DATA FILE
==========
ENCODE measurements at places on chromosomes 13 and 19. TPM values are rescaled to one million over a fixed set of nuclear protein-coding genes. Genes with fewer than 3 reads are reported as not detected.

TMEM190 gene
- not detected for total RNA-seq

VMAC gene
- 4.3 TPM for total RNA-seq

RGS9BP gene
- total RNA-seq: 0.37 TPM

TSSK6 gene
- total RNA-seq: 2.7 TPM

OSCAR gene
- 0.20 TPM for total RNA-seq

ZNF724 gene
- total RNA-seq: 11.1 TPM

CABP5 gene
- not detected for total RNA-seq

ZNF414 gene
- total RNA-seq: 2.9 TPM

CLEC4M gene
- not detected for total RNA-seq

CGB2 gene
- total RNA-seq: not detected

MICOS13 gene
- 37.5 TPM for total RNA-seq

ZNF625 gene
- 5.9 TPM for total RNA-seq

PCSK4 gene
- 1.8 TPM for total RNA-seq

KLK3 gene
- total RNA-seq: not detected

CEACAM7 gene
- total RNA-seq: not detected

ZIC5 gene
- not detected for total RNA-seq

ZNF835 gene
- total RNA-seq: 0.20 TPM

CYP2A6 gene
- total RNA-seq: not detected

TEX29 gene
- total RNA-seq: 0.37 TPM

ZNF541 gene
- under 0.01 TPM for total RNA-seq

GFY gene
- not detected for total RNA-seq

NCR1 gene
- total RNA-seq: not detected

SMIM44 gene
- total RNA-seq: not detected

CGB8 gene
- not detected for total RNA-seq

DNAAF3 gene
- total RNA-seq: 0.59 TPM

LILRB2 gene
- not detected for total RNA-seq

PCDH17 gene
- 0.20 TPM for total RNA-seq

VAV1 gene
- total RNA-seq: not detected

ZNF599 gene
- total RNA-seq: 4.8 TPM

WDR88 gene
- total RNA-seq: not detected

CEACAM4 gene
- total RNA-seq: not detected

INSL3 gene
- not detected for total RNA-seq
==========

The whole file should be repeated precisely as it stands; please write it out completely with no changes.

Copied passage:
ENCODE measurements at places on chromosomes 13 and 19. TPM values are rescaled to one million over a fixed set of nuclear protein-coding genes. Genes with fewer than 3 reads are reported as not detected.

TMEM190 gene
- not detected for total RNA-seq

VMAC gene
- 4.3 TPM for total RNA-seq

RGS9BP gene
- total RNA-seq: 0.37 TPM

TSSK6 gene
- total RNA-seq: 2.7 TPM

OSCAR gene
- 0.20 TPM for total RNA-seq

ZNF724 gene
- total RNA-seq: 11.1 TPM

CABP5 gene
- not detected for total RNA-seq

ZNF414 gene
- total RNA-seq: 2.9 TPM

CLEC4M gene
- not detected for total RNA-seq

CGB2 gene
- total RNA-seq: not detected

MICOS13 gene
- 37.5 TPM for total RNA-seq

ZNF625 gene
- 5.9 TPM for total RNA-seq

PCSK4 gene
- 1.8 TPM for total RNA-seq

KLK3 gene
- total RNA-seq: not detected

CEACAM7 gene
- total RNA-seq: not detected

ZIC5 gene
- not detected for total RNA-seq

ZNF835 gene
- total RNA-seq: 0.20 TPM

CYP2A6 gene
- total RNA-seq: not detected

TEX29 gene
- total RNA-seq: 0.37 TPM

ZNF541 gene
- under 0.01 TPM for total RNA-seq

GFY gene
- not detected for total RNA-seq

NCR1 gene
- total RNA-seq: not detected

SMIM44 gene
- total RNA-seq: not detected

CGB8 gene
- not detected for total RNA-seq

DNAAF3 gene
- total RNA-seq: 0.59 TPM

LILRB2 gene
- not detected for total RNA-seq

PCDH17 gene
- 0.20 TPM for total RNA-seq

VAV1 gene
- total RNA-seq: not detected

ZNF599 gene
- total RNA-seq: 4.8 TPM

WDR88 gene
- total RNA-seq: not detected

CEACAM4 gene
- total RNA-seq: not detected

INSL3 gene
- not detected for total RNA-seq